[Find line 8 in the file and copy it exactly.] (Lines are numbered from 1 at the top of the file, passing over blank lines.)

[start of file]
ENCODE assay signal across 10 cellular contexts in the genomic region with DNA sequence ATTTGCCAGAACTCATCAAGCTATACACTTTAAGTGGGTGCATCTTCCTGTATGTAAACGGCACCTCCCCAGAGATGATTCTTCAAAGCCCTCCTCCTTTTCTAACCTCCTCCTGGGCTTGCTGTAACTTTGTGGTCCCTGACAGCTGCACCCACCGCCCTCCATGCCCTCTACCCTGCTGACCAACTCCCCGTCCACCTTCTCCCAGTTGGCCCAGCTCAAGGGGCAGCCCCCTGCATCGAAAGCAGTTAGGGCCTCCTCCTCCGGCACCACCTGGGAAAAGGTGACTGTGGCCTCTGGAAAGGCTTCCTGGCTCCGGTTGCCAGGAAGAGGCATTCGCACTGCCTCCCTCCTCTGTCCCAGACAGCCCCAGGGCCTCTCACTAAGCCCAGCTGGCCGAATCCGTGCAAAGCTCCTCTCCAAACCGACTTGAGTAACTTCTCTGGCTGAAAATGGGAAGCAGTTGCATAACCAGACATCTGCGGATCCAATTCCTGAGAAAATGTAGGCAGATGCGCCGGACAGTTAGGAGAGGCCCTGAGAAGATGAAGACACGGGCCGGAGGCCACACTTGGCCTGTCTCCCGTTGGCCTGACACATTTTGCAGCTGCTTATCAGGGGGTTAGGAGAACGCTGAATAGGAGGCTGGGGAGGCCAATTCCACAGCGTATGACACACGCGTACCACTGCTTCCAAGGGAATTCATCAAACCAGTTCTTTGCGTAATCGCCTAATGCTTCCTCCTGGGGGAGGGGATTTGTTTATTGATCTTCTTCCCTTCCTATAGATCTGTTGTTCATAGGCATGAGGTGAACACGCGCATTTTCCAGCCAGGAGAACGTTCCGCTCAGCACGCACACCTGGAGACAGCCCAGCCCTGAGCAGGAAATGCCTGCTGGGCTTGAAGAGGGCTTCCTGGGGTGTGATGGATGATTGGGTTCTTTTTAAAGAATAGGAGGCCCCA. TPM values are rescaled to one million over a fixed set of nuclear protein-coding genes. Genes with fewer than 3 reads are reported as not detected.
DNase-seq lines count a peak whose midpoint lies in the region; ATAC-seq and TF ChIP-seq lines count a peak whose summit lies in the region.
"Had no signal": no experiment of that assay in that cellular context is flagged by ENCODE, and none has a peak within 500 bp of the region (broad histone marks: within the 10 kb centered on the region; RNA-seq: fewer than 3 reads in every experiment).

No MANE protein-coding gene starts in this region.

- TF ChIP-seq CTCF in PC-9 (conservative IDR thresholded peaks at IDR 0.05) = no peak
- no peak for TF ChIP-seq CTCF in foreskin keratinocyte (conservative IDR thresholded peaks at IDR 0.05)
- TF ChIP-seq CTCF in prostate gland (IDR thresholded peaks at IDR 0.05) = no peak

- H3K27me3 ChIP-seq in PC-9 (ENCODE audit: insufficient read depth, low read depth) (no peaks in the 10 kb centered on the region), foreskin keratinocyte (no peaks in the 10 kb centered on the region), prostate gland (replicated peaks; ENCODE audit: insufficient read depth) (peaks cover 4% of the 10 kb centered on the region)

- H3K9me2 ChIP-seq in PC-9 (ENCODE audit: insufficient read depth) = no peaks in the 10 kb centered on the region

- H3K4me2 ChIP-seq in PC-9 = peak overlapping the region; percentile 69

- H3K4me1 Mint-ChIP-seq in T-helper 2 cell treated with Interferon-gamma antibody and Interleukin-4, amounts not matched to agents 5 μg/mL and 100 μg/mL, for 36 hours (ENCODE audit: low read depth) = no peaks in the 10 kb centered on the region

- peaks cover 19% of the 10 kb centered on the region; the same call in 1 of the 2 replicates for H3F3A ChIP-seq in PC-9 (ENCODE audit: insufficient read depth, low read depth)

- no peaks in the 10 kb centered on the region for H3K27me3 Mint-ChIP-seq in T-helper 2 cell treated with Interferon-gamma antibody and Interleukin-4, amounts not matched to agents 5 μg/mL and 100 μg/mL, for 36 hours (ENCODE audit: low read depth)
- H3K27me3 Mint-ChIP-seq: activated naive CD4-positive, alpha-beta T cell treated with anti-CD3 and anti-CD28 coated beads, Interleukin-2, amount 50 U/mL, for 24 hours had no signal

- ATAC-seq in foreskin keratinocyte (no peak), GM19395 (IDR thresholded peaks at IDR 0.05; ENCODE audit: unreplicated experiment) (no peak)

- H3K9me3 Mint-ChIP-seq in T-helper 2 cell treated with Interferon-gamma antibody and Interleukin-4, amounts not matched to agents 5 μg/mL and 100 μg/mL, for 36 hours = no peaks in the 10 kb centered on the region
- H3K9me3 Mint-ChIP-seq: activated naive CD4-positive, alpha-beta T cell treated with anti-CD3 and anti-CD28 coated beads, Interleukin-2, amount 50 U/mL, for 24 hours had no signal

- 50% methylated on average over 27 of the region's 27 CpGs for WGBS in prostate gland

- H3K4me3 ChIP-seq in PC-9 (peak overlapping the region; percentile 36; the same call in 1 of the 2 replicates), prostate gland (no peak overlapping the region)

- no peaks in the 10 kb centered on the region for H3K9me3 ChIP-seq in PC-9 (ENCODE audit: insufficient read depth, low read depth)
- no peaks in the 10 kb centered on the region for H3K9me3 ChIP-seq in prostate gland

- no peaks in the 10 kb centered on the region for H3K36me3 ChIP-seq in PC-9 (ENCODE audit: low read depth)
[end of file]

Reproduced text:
- H3K27me3 ChIP-seq in PC-9 (ENCODE audit: insufficient read depth, low read depth) (no peaks in the 10 kb centered on the region), foreskin keratinocyte (no peaks in the 10 kb centered on the region), prostate gland (replicated peaks; ENCODE audit: insufficient read depth) (peaks cover 4% of the 10 kb centered on the region)